Ysgol Stanwell School

Archer Road, Penarth, Vale of Glamorgan, CF64 2XL

History

Head of Department
Mr G Penny
Teachers
Mr B Crompton
Miss E Ghazi-Torbati
Mr P Griffiths
Mrs A Jay
Mr R MacPherson
Mrs A Mansfield
Mr J Mansfield
Mr G Morgan
Miss H Parry
Mrs E Smith
Mrs J Warren

The History Department comprises of 11 specialist teachers. Pupils are taught a range of political, economic, social, religious and cultural features from selected periods from the histories of Wales, Britain, Europe and the USA . We aim to develop and maintain an interest and enthusiasm when studying the past and to highlight the values and uses of history. We want pupils to enjoy and excel in history through an enquiry based approach in a safe and stimulating environment. A wide variety of teaching strategies, activities and resources are used across all Key Stages to make the teaching of history both stimulating and challenging.

Key Stage 3

We aim to develop and maintain an interest and enthusiasm when studying the past and to highlight the values and uses of history. We want pupils to enjoy and excel in history through an enquiry based approach in a safe and stimulating environment.

A wide variety of teaching strategies, activities and resources are used across all Key Stages to make the teaching of history both stimulating and challenging.

“The further back you look the more you can understand the present”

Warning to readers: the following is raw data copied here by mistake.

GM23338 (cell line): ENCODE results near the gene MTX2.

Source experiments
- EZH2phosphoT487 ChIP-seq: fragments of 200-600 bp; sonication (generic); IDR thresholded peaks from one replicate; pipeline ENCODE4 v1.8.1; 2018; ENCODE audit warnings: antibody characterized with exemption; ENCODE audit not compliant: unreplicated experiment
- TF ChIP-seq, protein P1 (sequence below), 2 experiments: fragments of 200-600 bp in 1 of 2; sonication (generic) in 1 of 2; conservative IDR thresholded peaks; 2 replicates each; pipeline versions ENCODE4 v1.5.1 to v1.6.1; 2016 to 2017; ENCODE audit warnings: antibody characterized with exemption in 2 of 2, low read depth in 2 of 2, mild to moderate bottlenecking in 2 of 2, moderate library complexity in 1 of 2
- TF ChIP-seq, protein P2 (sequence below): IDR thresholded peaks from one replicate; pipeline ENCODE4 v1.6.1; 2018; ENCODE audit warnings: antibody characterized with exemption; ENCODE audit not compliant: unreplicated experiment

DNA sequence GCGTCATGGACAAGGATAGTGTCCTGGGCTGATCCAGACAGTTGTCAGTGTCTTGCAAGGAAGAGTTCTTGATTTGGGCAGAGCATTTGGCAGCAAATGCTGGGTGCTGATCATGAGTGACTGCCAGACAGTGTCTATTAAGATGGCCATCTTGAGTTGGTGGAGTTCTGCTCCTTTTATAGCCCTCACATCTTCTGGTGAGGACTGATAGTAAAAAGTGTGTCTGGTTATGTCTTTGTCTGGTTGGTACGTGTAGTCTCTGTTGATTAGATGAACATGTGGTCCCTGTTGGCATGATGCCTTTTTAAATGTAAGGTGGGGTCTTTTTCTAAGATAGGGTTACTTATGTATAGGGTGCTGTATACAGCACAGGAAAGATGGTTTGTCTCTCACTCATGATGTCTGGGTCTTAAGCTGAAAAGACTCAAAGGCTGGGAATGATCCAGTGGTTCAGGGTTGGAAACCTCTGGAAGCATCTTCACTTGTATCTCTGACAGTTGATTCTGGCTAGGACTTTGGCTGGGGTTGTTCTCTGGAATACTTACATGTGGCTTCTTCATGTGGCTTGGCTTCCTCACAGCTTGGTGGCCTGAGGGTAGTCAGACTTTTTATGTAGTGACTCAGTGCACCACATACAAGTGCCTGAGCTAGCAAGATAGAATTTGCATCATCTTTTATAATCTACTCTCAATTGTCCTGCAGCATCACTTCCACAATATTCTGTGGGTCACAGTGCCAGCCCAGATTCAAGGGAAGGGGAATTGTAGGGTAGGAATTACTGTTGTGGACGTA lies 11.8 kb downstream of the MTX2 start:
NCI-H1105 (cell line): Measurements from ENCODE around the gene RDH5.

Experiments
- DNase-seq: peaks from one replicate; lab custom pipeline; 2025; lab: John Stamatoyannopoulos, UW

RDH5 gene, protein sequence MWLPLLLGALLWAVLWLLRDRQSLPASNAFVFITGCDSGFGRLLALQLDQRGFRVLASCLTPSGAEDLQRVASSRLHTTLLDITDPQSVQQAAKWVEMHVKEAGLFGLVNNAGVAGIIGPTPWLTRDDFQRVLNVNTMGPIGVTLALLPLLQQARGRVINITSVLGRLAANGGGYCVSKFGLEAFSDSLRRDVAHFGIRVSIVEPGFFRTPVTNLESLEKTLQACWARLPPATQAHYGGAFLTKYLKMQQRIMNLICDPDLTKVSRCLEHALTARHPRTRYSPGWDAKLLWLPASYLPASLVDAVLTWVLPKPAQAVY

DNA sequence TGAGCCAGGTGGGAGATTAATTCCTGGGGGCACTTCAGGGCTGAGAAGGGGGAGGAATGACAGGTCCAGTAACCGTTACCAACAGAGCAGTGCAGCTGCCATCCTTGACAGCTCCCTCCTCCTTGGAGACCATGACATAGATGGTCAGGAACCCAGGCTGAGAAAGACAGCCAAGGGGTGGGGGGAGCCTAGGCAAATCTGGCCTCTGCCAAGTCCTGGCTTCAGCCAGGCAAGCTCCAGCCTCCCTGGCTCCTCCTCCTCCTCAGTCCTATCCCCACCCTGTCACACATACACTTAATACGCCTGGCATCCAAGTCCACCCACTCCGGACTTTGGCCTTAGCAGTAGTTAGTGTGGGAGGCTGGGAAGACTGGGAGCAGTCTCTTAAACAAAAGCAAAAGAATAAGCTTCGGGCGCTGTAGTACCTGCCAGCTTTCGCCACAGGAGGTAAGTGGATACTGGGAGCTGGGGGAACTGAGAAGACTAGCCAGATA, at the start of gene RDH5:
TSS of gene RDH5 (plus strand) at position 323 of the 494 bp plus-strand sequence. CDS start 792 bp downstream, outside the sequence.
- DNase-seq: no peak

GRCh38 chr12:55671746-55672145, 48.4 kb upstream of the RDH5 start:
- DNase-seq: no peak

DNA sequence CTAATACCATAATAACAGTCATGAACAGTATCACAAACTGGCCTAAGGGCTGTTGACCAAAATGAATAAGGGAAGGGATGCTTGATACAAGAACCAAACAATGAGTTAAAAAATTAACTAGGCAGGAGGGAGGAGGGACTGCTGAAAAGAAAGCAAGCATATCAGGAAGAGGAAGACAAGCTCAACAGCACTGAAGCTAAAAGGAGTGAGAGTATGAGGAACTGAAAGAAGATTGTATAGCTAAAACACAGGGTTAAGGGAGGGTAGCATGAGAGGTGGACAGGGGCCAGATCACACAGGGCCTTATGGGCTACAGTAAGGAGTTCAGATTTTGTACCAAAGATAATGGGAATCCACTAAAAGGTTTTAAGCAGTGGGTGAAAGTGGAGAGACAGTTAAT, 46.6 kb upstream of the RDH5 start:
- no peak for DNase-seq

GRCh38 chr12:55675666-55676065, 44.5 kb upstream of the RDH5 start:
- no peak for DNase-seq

Year 7

In Year 7 pupils study aspects of Medieval Britain and Wales c.1066-1500.

They have the opportunity to build on the knowledge, understanding and skills acquired in primary school. In particular they study primary and secondary sources and begin to use sources to help find out about the past and how the past has been interpreted. They also develop skills such as chronology, change and continuity, cause and consequence and how the past has been interpreted/viewed in different ways.

Pupils are taught about the major changes and the effects these had on Wales and Britain c.1000-1500.

Autumn Term

How did William gain control of England and parts of Wales? Topic and events include: Contenders to the Throne, The Battle of Hastings, Feudal System, Domesday Book and Castles.

Spring Term

Medieval Society and topics include: Religion, the Crusades, village and town life, Medicine, the Black Death, Crime and Punishment.

Summer Term

Challenge to the Throne and topics include: Thomas Becket, King John, Owain Glyndwr.

Medieval jousting tournament at Cardiff Castle

Year 7 pupils enjoying a Medieval jousting tournament at Cardiff Castle.

Year 8

In Year 8 pupils study aspects of Early Modern Britain to the early twentieth century c.1500-1914.

They have the opportunity to build on the knowledge, understanding and skills acquired in Year 7. In particular they study primary and secondary sources and begin to use sources to help find out about the past and how useful and reliable sources can be. They also develop skills such as chronology, change and continuity, cause and consequence and how the past has been interpreted/viewed in different ways.